f at first you don't succeed, try and try again.
I How many young people have heard this expression from parents, teachers or coaches who want to help them reach for lofty goals?
For some, this type of encouragement is only a cliché; but then there are those who take it to heart and find an unwavering determination that really is
what leads to success.
For local thespian Jesse DeCoste, who aspires to make a living as a professional actor, it was a matter of setting his sights higher after each unsuccessful audition.
Last year, the 18-year-old applied to the National Theatre School of Canada, George Brown College in Toronto, and Julliard in New York City.
None of them accepted him.
Undeterred, he continued to work on his craft while taking general studies at UBC this past year, and then decided to head down to Seattle to audition for the London Academy of Music and Dramatic Art - arguably one of the top theatre schools in the world.
The academy auditioned 4,000 aspiring actors from around the world for their three-year bachelor of arts program this year.
Of those, they accepted 28, and DeCoste, much to his surprise, was one of them.
"It was really out of the blue," he said. "I hadn't expected that, because coming out of high school, I'd made the rounds of three pretty prestigious schools, and I didn't get into any of them, so I wasn't expecting much."
This fall, the 18-year-old New Westminster student is off to the United Kingdom and couldn't be happier.
Since he was a little kid, he has been singing, dancing and acting.
"I grew up in the theatre, and it's my first love," he said.
Starting at the age of seven, DeCoste trained at the Kirkwood Academy of Performing Arts in New Westminster.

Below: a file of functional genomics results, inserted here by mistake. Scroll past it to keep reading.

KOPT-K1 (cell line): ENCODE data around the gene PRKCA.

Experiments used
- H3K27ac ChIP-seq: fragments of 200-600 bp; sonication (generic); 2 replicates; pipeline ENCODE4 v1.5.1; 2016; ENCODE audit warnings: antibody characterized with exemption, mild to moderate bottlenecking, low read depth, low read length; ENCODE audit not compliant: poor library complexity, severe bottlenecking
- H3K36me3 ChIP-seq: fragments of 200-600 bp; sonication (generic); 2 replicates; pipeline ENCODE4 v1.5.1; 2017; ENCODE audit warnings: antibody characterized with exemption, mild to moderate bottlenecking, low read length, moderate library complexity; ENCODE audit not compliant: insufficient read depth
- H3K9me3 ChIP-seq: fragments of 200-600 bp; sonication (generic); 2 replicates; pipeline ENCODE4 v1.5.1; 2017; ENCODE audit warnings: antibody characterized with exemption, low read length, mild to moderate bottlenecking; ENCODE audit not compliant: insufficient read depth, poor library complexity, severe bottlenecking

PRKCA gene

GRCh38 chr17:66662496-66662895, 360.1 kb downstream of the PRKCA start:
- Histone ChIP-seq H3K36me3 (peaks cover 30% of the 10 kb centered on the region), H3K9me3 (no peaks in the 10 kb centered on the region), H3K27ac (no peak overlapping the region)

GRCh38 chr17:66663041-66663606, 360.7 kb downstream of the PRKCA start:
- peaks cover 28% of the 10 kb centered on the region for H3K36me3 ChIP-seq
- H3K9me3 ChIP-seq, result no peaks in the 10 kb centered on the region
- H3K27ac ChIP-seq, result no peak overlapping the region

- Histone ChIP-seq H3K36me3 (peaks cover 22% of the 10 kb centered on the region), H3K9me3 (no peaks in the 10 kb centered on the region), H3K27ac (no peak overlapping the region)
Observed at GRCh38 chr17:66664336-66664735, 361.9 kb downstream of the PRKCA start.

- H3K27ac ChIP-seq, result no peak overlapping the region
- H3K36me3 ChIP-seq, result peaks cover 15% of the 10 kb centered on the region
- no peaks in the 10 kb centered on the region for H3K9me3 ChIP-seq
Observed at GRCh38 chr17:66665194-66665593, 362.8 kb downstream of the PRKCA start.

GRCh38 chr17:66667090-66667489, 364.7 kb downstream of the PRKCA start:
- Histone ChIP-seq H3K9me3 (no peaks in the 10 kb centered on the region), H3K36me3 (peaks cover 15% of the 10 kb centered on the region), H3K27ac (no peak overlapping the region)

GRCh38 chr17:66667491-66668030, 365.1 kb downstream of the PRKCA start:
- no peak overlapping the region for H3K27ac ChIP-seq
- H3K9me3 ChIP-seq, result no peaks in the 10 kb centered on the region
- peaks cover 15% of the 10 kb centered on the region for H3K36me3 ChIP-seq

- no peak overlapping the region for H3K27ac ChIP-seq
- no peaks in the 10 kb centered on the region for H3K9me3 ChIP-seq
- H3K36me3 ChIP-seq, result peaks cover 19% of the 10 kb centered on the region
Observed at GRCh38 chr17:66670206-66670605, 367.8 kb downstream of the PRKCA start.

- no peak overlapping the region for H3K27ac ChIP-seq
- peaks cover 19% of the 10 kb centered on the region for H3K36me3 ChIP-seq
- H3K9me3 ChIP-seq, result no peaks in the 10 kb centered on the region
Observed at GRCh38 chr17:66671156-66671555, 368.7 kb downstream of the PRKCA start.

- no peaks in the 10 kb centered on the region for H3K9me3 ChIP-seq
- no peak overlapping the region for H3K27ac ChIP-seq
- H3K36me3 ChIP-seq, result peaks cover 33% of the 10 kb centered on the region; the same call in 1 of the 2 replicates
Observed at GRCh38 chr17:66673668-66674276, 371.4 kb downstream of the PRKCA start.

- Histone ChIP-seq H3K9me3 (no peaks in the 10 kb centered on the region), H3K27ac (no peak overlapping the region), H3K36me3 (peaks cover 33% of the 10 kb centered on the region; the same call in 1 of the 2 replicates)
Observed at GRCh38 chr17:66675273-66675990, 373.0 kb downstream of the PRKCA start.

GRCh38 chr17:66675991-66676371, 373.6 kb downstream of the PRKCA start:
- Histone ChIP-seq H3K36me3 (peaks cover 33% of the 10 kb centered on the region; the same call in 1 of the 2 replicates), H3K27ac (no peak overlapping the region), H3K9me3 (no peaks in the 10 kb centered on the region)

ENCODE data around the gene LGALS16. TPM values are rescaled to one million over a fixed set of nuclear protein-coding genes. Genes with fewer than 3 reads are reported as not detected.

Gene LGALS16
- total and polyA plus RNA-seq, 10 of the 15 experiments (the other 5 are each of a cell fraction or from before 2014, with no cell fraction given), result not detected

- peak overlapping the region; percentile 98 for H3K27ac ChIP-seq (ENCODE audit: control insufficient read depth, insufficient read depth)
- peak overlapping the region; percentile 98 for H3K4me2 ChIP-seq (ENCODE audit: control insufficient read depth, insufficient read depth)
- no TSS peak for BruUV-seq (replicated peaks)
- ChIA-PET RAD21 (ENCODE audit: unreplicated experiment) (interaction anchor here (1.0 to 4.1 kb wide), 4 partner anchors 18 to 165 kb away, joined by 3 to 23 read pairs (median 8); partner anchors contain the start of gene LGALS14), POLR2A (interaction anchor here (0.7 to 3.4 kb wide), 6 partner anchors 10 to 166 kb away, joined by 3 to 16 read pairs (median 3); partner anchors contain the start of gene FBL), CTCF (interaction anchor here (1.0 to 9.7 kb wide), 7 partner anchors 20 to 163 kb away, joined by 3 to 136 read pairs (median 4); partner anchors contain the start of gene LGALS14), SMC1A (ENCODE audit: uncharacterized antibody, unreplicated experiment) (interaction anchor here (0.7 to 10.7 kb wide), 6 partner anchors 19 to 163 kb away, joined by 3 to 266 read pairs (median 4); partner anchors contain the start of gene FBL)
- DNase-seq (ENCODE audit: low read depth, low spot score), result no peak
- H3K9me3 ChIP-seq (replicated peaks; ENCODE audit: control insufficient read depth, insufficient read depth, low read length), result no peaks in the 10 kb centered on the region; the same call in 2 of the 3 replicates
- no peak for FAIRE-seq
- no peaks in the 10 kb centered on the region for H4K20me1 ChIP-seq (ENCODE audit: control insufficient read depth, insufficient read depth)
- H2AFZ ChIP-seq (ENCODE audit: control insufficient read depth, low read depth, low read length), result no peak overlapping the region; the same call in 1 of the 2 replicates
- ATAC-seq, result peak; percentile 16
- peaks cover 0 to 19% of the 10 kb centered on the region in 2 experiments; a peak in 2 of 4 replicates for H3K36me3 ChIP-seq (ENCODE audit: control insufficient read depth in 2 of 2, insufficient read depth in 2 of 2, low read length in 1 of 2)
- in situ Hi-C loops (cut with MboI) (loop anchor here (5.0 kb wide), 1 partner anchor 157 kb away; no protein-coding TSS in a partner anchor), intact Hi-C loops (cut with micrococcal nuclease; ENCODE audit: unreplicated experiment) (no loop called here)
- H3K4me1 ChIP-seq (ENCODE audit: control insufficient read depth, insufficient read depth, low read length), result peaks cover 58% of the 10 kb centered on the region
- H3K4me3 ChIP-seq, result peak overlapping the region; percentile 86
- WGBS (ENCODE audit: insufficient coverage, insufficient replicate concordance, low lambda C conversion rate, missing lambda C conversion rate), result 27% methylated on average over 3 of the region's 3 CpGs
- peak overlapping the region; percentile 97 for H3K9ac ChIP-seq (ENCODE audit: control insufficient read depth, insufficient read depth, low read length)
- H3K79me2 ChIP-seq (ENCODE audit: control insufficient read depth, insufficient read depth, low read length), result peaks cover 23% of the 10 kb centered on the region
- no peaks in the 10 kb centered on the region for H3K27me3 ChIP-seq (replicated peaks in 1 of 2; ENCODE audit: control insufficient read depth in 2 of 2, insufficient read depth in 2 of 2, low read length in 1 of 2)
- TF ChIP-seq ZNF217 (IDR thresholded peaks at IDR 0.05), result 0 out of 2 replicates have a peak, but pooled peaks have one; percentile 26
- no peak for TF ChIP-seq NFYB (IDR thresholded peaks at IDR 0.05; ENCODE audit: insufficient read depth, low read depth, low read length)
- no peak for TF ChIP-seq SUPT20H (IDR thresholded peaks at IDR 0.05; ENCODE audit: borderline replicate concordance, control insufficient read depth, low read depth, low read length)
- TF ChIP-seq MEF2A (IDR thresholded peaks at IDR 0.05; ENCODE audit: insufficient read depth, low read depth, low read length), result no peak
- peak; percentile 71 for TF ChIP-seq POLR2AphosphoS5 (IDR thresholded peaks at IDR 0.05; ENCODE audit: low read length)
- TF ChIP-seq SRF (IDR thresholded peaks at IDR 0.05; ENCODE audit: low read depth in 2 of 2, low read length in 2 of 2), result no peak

His teacher, Dolores Kirkwood, said he was a formidable student.
"He's a treasure for a teacher (to have)," she said, noting DeCoste often helped other students during rehearsals. "If somebody was slow to get something, he would take them in the other room to help them with their steps or help them with their songs. (He's) not just a 'self' person. - He's just a very intelligent worker at whatever he takes on, and I'm sure they've recognized that."
While getting accepted into the program was a feat in itself, finding a way to pay for it will be an entirely different challenge.
"When I got the call, I thought, 'OK, this is awesome,' but can I afford it?'" he said.
Tuition fees in England went up by 300 per cent in the last year, said DeCoste, and he is not eligible as a Canadian to apply for any of the program scholarships at the school.
Tuition will be $25,000 per year for three years, plus living expenses, and he estimates he will need between $120,000 and $130,000 for the full length of the program.
To pay his way, DeCoste has been working three jobs this summer - at Massey Theatre, the Port Moody Arts Centre and Landmark Cinemas in New Westminster - and has so far raised about $12,000 towards his tuition.
He is also waiting to see if he will be awarded a few Canadian scholarships for which he has already applied.
As well, he is planning to take out a student loan and has found a few sponsors (including his parents) who will fund him on a monthly basis for basic living expenses.
DeCoste said he has had to get creative to find other ways of raising the money to afford his "dream school," including setting up a blog through which people can learn about his goals and become sponsors.
So far, he has amassed about $900 in sponsorship pledges or one-time donations.
"It's odd. I've never been in this position before," he said. "I've never had to ask anybody for money before, and it almost feels like I shouldn't be asking for money to go live my dream off in London. The thing is, I'm working my hardest and there's nothing else I can do at the moment to make this possible."
Once he graduates from the London Academy, DeCoste said his plan is to get full-time work to support himself as an actor and simply continue doing what he loves, whether on stage or in front of a camera.
"I want to be able to tell the kind of stories that I want to tell," he said. "Live theatre is a great means by which to accomplish that, but I also love film, and obviously it pays the bills better, but we'll see."
For more information, or to support DeCoste, visit his blog at www.jessede coste.blogspot.com.